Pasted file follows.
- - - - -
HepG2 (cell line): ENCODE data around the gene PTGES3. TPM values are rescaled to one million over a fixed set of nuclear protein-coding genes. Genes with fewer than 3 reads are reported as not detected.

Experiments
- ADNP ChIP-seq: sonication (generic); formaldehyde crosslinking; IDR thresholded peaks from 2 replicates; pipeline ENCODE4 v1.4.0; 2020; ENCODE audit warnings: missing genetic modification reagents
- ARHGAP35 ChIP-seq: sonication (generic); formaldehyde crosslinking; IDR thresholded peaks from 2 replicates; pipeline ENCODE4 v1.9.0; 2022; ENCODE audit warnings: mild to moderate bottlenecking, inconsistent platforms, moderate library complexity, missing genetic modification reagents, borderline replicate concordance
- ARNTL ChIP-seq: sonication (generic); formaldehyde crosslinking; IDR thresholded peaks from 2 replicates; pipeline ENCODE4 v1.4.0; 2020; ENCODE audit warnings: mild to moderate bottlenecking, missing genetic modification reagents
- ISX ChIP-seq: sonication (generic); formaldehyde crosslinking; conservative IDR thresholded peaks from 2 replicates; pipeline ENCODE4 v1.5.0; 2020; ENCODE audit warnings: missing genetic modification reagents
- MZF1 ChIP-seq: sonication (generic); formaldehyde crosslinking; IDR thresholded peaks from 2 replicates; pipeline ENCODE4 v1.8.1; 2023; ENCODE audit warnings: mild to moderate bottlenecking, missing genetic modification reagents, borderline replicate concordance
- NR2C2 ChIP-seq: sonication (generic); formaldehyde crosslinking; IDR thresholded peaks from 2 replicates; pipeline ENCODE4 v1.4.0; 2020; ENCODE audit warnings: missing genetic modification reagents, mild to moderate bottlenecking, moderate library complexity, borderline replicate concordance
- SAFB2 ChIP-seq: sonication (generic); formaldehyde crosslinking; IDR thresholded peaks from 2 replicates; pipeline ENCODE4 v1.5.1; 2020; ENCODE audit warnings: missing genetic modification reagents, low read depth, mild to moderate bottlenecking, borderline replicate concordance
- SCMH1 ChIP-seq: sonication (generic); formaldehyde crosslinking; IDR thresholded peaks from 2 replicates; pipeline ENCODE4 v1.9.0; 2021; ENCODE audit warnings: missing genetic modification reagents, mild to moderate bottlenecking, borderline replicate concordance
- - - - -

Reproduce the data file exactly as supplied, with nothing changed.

HepG2 (cell line): ENCODE data around the gene PTGES3. TPM values are rescaled to one million over a fixed set of nuclear protein-coding genes. Genes with fewer than 3 reads are reported as not detected.

Experiments
- ADNP ChIP-seq: sonication (generic); formaldehyde crosslinking; IDR thresholded peaks from 2 replicates; pipeline ENCODE4 v1.4.0; 2020; ENCODE audit warnings: missing genetic modification reagents
- ARHGAP35 ChIP-seq: sonication (generic); formaldehyde crosslinking; IDR thresholded peaks from 2 replicates; pipeline ENCODE4 v1.9.0; 2022; ENCODE audit warnings: mild to moderate bottlenecking, inconsistent platforms, moderate library complexity, missing genetic modification reagents, borderline replicate concordance
- ARNTL ChIP-seq: sonication (generic); formaldehyde crosslinking; IDR thresholded peaks from 2 replicates; pipeline ENCODE4 v1.4.0; 2020; ENCODE audit warnings: mild to moderate bottlenecking, missing genetic modification reagents
- ISX ChIP-seq: sonication (generic); formaldehyde crosslinking; conservative IDR thresholded peaks from 2 replicates; pipeline ENCODE4 v1.5.0; 2020; ENCODE audit warnings: missing genetic modification reagents
- MZF1 ChIP-seq: sonication (generic); formaldehyde crosslinking; IDR thresholded peaks from 2 replicates; pipeline ENCODE4 v1.8.1; 2023; ENCODE audit warnings: mild to moderate bottlenecking, missing genetic modification reagents, borderline replicate concordance
- NR2C2 ChIP-seq: sonication (generic); formaldehyde crosslinking; IDR thresholded peaks from 2 replicates; pipeline ENCODE4 v1.4.0; 2020; ENCODE audit warnings: missing genetic modification reagents, mild to moderate bottlenecking, moderate library complexity, borderline replicate concordance
- SAFB2 ChIP-seq: sonication (generic); formaldehyde crosslinking; IDR thresholded peaks from 2 replicates; pipeline ENCODE4 v1.5.1; 2020; ENCODE audit warnings: missing genetic modification reagents, low read depth, mild to moderate bottlenecking, borderline replicate concordance
- SCMH1 ChIP-seq: sonication (generic); formaldehyde crosslinking; IDR thresholded peaks from 2 replicates; pipeline ENCODE4 v1.9.0; 2021; ENCODE audit warnings: missing genetic modification reagents, mild to moderate bottlenecking, borderline replicate concordance